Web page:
Half an hour after losing her first-round match to Britain's Jo Konta at last week's Wuhan Open in the hometown of Asia's first major singles winner, Li Na, about 50 Chinese journalists rushed to the huge main press conference room to grill Zhang about her performance.
With Li now retired, the hunt is very much on for China's next tennis superstar.
"Not everyone can be like Li Na," Zhang said in an interview at the Wuhan Open in Hubei province, central China. "If you ask a Swiss, who is the next Roger Federer? No one can tell you who the next Federer is."
Although Chinese authorities have been expanding the game since tennis returned to the Olympics in 1988, Li's victories at the 2011 French Open and 2014 Australian Open not only turned her into a global multi-million dollar brand but also proved to be a game changer for the sport.
China now has nine women ranked inside the top 200 while 17-year-old Xu Shilin became the country's first junior world No. 1 last year.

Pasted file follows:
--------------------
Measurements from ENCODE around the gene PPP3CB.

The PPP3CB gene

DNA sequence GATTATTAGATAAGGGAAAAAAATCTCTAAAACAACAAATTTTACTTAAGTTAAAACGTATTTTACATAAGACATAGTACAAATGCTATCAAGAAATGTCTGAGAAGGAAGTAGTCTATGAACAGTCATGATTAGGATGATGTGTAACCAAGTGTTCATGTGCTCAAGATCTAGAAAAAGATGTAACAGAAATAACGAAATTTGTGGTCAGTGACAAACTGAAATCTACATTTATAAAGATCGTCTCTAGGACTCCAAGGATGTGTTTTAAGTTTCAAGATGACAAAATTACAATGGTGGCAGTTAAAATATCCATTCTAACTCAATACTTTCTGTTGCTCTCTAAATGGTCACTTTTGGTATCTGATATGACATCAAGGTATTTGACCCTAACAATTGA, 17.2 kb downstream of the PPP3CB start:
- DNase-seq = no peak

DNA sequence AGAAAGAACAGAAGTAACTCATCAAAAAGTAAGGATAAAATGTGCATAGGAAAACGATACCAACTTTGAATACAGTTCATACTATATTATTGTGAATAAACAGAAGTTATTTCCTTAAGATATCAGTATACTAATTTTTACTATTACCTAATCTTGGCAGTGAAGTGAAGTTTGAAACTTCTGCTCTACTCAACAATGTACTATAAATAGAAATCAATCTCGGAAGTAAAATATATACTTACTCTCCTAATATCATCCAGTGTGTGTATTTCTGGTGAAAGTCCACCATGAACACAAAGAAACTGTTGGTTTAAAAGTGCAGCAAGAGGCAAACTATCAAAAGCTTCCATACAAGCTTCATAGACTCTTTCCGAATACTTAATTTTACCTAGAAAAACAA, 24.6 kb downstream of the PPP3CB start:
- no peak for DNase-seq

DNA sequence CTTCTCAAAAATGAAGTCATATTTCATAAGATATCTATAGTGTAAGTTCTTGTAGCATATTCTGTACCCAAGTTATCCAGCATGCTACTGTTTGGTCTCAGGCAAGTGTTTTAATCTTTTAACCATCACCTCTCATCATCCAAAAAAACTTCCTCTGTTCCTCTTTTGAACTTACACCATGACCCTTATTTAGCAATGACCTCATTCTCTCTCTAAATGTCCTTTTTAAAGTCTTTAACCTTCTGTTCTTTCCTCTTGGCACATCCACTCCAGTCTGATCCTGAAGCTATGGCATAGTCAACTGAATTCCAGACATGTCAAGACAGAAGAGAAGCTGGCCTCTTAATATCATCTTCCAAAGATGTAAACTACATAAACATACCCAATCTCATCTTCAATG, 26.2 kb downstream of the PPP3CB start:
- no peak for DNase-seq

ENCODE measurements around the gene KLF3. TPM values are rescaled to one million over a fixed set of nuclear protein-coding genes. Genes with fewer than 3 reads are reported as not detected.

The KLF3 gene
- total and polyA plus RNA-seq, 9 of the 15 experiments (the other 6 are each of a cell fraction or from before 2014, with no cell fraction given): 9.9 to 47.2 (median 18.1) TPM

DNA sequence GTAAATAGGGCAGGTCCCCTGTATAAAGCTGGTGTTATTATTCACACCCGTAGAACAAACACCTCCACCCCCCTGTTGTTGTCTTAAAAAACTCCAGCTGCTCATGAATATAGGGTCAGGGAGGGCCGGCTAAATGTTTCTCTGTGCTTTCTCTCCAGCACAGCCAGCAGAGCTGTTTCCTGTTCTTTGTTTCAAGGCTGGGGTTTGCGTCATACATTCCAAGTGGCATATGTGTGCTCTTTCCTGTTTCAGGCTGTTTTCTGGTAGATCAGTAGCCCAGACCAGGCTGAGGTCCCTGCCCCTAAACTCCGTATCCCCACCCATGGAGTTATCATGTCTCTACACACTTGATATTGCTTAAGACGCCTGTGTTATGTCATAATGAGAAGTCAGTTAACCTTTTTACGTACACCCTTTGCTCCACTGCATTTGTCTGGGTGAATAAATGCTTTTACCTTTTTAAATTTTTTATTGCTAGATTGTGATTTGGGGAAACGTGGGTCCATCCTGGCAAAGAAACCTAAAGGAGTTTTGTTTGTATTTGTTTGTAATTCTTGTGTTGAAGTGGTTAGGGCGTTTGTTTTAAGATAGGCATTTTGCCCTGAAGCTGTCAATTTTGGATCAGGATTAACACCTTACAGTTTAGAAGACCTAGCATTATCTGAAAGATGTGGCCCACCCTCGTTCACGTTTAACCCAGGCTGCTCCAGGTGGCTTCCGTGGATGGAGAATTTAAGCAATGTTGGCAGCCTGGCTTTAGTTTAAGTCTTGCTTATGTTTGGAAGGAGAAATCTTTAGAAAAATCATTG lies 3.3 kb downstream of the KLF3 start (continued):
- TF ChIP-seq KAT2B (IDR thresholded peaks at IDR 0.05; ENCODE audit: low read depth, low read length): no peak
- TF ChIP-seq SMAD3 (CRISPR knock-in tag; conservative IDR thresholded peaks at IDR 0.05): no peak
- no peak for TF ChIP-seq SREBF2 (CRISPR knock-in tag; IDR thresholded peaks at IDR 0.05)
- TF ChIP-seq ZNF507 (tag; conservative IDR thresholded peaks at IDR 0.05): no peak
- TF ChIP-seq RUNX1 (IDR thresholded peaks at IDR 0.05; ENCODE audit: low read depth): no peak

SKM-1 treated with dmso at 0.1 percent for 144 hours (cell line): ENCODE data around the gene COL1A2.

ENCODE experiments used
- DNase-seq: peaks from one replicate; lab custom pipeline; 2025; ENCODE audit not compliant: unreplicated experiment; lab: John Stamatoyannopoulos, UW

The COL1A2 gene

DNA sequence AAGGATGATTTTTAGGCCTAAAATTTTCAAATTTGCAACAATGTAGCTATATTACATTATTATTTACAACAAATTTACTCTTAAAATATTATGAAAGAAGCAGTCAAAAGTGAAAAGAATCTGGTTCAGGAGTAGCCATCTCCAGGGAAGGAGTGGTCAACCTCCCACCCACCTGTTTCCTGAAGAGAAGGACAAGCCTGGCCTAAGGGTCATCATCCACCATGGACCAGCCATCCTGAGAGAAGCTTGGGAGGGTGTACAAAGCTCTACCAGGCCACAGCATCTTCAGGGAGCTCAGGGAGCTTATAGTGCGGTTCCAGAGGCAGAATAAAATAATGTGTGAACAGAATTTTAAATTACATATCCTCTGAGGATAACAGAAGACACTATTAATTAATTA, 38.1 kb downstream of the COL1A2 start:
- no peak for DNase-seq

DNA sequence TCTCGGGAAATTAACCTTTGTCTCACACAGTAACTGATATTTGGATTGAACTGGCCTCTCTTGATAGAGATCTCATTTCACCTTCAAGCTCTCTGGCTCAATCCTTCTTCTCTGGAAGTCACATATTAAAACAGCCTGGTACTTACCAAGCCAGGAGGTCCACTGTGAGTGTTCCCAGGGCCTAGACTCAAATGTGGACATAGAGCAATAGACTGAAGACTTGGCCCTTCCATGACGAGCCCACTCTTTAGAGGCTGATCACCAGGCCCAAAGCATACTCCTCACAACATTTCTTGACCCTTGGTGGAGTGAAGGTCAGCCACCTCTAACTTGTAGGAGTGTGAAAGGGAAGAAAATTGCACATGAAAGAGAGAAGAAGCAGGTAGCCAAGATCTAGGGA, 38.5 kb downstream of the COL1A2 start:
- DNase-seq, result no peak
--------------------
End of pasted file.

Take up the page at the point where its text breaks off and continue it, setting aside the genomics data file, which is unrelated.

China hosts 12 events on the women's and men's Tours and 40 second-tier tournaments compared to only a handful before Li's breakthrough.
Cities such as Wuhan, Beijing and Shanghai are fueling the Chinese tennis boom by building state-of-the-art facilities worth hundreds of millions of dollars.
Million dollar question
"The ambition to find the next Li Na is very big," Jorge Salkeld, senior vice president of the tennis division of Octagon which owns the Wuhan Open, said in an interview at the event.
Although absent from the Wuhan Open because she is about to give birth to her second child, Li's presence looms large in the city of Wuhan, which has invested $225 million in a 33-acre tennis facility.
Large advertising billboards promoting the Wuhan Open with Li, a tennis racket flung over her shoulder, are plastered all over this booming city of 10 million. Inside the tennis stadium, large photographs of Li adorn the walls.
"The next grand slam winner from China, that's the million dollar question," said Salkeld, who spends about five months of the year in China.
"But they're coming. My prediction is that in five, six, seven years you are going to have 10 girls in the top 100. They are working hard, there is the volume and there is the funds behind it."